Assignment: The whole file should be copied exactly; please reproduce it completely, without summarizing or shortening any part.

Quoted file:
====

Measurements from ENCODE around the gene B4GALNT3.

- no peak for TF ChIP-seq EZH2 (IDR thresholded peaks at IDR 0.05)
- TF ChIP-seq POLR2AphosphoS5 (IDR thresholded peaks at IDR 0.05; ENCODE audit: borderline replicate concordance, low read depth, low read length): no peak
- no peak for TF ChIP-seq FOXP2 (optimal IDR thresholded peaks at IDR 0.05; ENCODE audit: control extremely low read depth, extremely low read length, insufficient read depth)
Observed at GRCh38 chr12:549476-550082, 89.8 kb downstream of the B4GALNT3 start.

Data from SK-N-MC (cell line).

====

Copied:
Measurements from ENCODE around the gene B4GALNT3.

- no peak for TF ChIP-seq EZH2 (IDR thresholded peaks at IDR 0.05)
- TF ChIP-seq POLR2AphosphoS5 (IDR thresholded peaks at IDR 0.05; ENCODE audit: borderline replicate concordance, low read depth, low read length): no peak
- no peak for TF ChIP-seq FOXP2 (optimal IDR thresholded peaks at IDR 0.05; ENCODE audit: control extremely low read depth, extremely low read length, insufficient read depth)
Observed at GRCh38 chr12:549476-550082, 89.8 kb downstream of the B4GALNT3 start.

Data from SK-N-MC (cell line).